The challenge of costing a service contract
As discussed in Article 1, on the surface costing a service contract may seem straight forward; however there are a number of factors to consider. Your Company needs to understand the importance of full-costing versus incremental costing of a new service contract. A full-costing is where every aspect, labour, operating expenses and capital expenditure is fully accounted for in the pricing of the contract. On the other hand incremental costing entails leveraging off existing costs and resources (especially labour) in order to efficiently service the new contract.
The problem with full-costing
Unless there are sufficient economies of scale with a new contract, your Company will never be able to fully cost a service contract, as your computed price based on a minimum return on sales and profit margin will be uncompetitive to the client. However an incremental costing of a contract also has its drawbacks. Your Company may enjoy existing scale with its labour, whereby large existing contracts help to subsidise the cost of labour for ancillary new contracts. This enables your Company to competitively price its services at a competitive rate to service new contracts.
The problem with an incremental costing of a service contract is the risk of losing scale; if your Company suddenly loses a large existing contract. Not only will the loss impact your Company’s income stream, it will materially affect your profit margin and render some of the existing contracts as unprofitable. Another way to view the alternatives is to see the full-costing as the extreme worst case scenario, the incremental costing as the extreme best case scenario, and forecasted business as usual as something in between.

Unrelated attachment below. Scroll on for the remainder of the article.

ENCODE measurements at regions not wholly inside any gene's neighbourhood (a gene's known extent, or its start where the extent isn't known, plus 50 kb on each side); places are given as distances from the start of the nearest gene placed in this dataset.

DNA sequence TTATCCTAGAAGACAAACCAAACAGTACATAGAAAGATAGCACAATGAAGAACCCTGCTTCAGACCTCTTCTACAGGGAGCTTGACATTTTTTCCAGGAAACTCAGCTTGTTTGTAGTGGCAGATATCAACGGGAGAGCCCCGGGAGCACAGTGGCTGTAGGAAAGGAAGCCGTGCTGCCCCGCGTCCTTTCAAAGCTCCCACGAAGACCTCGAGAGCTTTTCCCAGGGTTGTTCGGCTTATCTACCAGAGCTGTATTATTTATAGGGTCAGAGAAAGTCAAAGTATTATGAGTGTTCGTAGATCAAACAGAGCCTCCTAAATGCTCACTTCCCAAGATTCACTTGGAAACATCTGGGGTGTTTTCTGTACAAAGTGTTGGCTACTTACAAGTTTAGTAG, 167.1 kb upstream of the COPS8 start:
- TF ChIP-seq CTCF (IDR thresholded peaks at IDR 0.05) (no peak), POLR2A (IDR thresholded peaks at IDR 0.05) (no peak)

How a financial model can solve the conundrum
It is not an exact science service contract pricing, hence it is fundamental to adopt a hybrid financial model. The hybrid financial model will present both the full and the incremental costing of a service contract. As the following screen shots exhibit, the contract model should incrementally apportion costs such as existing capital expenditure.
Your Company can then lever the contract price model to compute a respective return on sales/profit margin. One must remember it is paramount to adequately cost a contract, in order to protect your Company from potential contract losses (from other contracts), and guarantee you still enjoy a reasonable profit margin based on an agreed contract price.
Value-adding nature of a hybrid service contract pricing model
The hybrid will default to 50% full-costing/ 50% incremental-costing, which enables your Company to assess the impact on return on sales and margins, relative to a standard contract pricing as discussed in Article 1. Your Company can undertake sensitivity analysis to assess the financial impact if it were to lose a complementary and large contract, or the added margin benefit of acquiring additional contracts to leverage your existing operational base.
The benefit of the sensitivity analysis is the ability to guide management in the contract price negotiations. It will enable your Company to understand its ball-park price range to service the new contract, and still achieve an acceptable rate of return with sufficient breathing space even if you lose a major contract.